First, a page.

Monday, March 22, 2010

The Classics Circuit: Georgette Heyer

Footsteps in the Dark
Georgette Heyer

Today I am pleased to welcome Georgette Heyer as part of the Classics Circuit!

First, I have to say that I'm mighty pleased to participate in this Circuit, as I've never even heard of Georgette Heyer before participating, despite the fact that my edition of Footsteps calls her "one of the best-known and best-loved of all historical novelists." Really? [Insert my shame and embarrassment here.]

So, while perusing the Heyer overview, I found that many of her historical romances likened her to Jane Austen. Oh no! I wailed (to myself, obviously). And that's how I ended up with Footsteps in the Dark, a decidedly un-Austen mystery with not a hint of romance. Okay, there's a hint of it. But it's okay because Heyer gives us ghosts, disappearances, and murder as well.

Footsteps in the Dark begins as siblings Peter, Margaret, and Celia arrive at The Priory to inspect their inheritance. The building is old and mysterious, and it comes with an intriguing history: the Priory is reputed to be haunted by a mysterious personage known only as the Monk.

Of course, the new inhabitants put little stock in such rumors. But then they start hearing things. And then they start SEEING things. And then they discover a murder. AND THEN...! Is the Monk supernatural -- or earthly? And why does he prowl about their home?

I enjoyed the wacky cast of characters that inhabit the pages of Footsteps in the Dark. Each is equally likely to be the Monk, and each is sufficiently bizarre enough to warrant some snide commentary from Charles, Celia's wry husband. The mystery was engaging, the characters were colorful (even if a bit flat), and the romance, while a bit silly, was charming enough for the story. Although I don't anticipate reading more Heyer (especially not with all those comparisons to Austen), I quite enjoyed Footsteps in the Dark.

In a nutshell: Fun, wacky, and a wee bit silly, Footsteps in the Dark was a light, charming read.

Bibliolatry Scale: 4 out of 6 stars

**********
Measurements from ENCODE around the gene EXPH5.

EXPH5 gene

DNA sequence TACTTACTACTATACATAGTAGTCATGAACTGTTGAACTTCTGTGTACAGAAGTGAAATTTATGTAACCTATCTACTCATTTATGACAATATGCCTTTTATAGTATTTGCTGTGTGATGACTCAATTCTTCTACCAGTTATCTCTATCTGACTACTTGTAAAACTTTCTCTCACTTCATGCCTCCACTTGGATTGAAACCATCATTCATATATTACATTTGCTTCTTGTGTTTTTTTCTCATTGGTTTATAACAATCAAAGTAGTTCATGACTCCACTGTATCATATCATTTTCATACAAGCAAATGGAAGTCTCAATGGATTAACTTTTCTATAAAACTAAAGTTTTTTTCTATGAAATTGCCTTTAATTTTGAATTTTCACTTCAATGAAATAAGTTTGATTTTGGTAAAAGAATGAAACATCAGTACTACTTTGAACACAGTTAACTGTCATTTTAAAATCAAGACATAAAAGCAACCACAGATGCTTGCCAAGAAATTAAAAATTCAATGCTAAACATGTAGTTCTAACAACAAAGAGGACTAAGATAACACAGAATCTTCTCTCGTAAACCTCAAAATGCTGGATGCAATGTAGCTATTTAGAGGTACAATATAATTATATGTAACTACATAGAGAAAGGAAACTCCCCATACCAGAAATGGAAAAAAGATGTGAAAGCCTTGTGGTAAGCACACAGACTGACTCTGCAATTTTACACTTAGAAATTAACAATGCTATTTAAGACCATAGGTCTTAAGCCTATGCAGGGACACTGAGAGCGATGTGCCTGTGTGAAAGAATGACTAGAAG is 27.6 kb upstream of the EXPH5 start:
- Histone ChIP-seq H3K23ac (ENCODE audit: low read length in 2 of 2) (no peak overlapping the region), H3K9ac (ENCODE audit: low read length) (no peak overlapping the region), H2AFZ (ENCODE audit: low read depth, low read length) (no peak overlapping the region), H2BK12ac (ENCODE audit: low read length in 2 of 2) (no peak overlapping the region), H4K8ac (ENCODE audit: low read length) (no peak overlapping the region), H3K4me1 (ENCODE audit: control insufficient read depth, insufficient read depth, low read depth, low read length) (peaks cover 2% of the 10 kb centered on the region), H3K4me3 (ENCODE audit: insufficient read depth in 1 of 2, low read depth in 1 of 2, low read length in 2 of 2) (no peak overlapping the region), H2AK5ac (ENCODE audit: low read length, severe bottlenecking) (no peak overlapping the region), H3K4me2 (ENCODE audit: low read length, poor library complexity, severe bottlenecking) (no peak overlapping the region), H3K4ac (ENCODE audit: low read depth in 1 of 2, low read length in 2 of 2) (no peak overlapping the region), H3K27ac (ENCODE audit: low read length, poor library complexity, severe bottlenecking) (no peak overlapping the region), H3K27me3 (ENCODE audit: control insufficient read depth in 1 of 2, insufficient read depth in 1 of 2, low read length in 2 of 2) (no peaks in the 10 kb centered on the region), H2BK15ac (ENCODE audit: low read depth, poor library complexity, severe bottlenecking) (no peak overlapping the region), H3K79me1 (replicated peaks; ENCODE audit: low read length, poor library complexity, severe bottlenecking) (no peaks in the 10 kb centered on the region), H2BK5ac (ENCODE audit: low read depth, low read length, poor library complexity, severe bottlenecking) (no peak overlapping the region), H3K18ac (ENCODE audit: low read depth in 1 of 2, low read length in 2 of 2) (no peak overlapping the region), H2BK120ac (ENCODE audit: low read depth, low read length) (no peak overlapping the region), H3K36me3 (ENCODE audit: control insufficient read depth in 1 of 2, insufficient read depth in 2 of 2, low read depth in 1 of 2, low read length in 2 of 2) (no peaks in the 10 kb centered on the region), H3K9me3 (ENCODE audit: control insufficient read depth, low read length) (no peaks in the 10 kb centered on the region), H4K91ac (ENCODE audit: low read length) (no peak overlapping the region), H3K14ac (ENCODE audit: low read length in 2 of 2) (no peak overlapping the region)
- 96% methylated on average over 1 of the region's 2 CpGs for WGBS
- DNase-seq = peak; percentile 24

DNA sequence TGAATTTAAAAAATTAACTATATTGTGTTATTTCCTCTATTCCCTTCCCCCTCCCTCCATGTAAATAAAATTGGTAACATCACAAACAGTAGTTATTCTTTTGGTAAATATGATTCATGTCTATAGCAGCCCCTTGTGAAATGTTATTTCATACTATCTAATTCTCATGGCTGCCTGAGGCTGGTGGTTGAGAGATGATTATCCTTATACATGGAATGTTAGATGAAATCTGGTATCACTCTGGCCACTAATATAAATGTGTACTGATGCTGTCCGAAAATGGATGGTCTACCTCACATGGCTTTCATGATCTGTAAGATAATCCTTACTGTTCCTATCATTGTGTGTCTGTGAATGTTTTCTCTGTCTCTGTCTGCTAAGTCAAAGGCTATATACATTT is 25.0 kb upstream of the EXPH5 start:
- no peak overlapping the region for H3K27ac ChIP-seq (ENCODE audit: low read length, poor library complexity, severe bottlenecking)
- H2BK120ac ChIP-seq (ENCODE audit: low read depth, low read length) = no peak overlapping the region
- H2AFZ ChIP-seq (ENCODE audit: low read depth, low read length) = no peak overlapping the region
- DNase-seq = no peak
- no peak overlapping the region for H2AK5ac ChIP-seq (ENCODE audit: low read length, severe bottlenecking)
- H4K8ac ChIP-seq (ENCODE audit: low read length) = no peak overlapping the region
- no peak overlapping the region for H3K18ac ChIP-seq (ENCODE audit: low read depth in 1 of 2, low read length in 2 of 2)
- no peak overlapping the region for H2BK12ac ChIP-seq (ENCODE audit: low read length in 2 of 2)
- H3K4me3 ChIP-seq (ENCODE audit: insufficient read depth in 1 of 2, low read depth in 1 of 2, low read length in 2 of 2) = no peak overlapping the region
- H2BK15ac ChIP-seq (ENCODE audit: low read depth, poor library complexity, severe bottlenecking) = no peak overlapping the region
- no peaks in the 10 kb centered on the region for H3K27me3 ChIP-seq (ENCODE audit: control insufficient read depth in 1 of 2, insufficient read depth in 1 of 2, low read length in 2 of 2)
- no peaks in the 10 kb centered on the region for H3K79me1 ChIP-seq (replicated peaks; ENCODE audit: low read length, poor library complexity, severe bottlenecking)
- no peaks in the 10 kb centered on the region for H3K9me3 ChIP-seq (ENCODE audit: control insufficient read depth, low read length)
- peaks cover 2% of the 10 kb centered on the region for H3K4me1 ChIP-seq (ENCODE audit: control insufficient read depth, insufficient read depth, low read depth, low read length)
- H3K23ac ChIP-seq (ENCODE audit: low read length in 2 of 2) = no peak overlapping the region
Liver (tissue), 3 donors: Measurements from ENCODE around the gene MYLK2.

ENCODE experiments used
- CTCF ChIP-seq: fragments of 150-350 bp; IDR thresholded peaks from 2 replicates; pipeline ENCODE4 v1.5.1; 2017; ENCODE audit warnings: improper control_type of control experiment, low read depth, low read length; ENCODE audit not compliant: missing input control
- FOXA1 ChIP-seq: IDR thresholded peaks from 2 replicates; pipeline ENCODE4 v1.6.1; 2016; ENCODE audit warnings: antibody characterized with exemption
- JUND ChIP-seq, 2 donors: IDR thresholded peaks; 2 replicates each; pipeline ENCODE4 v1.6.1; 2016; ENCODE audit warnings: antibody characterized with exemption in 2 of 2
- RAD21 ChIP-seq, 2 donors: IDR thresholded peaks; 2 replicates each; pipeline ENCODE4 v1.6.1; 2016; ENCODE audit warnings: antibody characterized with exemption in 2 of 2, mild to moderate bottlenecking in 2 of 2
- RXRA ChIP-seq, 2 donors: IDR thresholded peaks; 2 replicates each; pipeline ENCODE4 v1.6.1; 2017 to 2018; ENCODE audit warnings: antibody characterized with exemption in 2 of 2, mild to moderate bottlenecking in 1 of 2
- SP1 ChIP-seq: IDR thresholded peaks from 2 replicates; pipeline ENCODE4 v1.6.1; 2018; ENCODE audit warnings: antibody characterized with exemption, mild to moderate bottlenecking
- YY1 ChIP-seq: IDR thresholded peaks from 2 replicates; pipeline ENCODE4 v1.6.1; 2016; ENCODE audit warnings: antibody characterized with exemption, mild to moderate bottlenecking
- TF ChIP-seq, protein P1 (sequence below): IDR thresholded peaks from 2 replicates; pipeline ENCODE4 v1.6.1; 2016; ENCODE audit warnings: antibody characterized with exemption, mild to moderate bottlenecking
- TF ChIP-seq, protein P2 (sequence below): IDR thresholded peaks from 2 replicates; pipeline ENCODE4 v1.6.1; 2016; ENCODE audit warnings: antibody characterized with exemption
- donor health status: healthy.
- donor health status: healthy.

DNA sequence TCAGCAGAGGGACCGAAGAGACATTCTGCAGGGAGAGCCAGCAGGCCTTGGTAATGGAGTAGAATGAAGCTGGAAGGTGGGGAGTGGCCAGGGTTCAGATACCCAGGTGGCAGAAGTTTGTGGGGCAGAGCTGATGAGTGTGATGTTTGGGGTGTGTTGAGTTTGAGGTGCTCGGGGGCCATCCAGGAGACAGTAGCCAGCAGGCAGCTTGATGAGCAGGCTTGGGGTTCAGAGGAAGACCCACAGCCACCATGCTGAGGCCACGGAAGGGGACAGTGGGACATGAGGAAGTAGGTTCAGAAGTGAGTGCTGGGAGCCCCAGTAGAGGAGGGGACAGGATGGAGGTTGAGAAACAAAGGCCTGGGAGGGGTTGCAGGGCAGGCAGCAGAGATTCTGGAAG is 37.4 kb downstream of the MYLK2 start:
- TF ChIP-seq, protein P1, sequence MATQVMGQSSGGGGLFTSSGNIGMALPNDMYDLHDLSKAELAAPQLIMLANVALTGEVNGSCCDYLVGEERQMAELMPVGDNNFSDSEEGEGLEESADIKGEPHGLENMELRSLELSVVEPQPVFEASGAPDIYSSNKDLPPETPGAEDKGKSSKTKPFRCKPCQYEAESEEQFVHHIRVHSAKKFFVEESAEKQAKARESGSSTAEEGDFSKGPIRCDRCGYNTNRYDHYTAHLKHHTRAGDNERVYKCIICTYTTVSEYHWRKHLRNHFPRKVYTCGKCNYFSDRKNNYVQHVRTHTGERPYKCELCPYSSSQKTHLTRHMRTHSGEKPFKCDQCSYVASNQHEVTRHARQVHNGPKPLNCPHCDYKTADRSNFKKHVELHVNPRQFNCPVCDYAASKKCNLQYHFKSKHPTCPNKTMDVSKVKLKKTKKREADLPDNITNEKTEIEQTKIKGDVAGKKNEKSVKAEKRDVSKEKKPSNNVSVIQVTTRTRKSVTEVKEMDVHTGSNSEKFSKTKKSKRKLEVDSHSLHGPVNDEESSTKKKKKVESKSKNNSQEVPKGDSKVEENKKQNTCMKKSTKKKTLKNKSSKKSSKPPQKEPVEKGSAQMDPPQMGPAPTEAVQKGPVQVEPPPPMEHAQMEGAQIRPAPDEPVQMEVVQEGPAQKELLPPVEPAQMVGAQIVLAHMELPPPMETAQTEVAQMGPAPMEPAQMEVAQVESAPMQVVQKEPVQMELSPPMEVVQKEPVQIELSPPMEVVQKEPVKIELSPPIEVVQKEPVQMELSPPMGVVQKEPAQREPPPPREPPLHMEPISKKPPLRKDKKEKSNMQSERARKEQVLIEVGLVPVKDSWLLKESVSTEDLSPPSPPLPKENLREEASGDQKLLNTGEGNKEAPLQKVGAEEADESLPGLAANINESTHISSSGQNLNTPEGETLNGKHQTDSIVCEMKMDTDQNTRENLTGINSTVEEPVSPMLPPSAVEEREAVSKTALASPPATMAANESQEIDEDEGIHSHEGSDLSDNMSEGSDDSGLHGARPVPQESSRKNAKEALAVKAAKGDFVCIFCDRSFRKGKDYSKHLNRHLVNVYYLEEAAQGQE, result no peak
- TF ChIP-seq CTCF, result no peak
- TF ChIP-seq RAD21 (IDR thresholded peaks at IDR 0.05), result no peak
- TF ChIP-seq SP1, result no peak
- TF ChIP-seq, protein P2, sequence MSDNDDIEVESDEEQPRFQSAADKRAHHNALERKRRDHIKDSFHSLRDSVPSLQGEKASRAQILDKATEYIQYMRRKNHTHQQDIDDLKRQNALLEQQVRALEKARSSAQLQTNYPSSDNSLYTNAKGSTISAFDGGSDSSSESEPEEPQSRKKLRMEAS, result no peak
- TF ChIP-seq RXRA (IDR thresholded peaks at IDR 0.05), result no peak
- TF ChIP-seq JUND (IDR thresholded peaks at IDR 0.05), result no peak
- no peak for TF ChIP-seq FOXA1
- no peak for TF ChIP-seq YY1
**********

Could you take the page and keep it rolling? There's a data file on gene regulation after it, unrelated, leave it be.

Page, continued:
FTCBS: Bought this one for myself.


Aarti said...

This is my favorite Heyer mystery. It's so much more fun than her others. So light and silly at times- I love it :-)

Karen K. said...

Sounds intriguing! I too am put off by all the Austen comparisons, but I'd definitely try a good mystery. Thanks for your review.

Jenny said...

I love Georgette Heyer! I've read many, many, many of her books. To be honest, I don't really like her mysteries, though, I don't think they're as good. There are better mystery books out there, and definitely better Georgette Heyers.

Also, I don't actually think she's at all like Jane Austen. I think that might just be said because she writes about the same sort of period and it's not particularly 'heavy' reading.

They're different kinds of books, though, and stylistically not at all similar. Georgette Heyer is just light and rompy and a lot of fun. It's well-written light, rompy fun, but it's not like Austen. She writes some purposefully silly plots with some absolutely excellent heroines.

If you're thinking of getting into it, then I think The Grand Sophy is a great place to start!

Tribute Books said...

Looking forward to it, sounds good.

Tribute Books said...

Looking forward to it, sounds good.

Tribute Books said...

I hadn't heard about Georgette Heyer until this past year either - I stumbled across a display of her books in a Barnes & Noble.

CLM said...

I definitely think you should try more Heyer. Read some of the other stops on the Tour and you are likely to find one that appeals. I enjoyed this mystery but the title made no impression at all until I read your review. She is not as good as mysteries as at historical romance but still manages to entertain.

Rebecca Reid said...

From the romance novel I read, Heyer was nothing like Austen, although it was certainly light-hearted romance. I have to say, though, that that cover is WAY cooler than the pastel-colored romance novels. Yuck. And I LIKE Jane Austen-esque romance novels!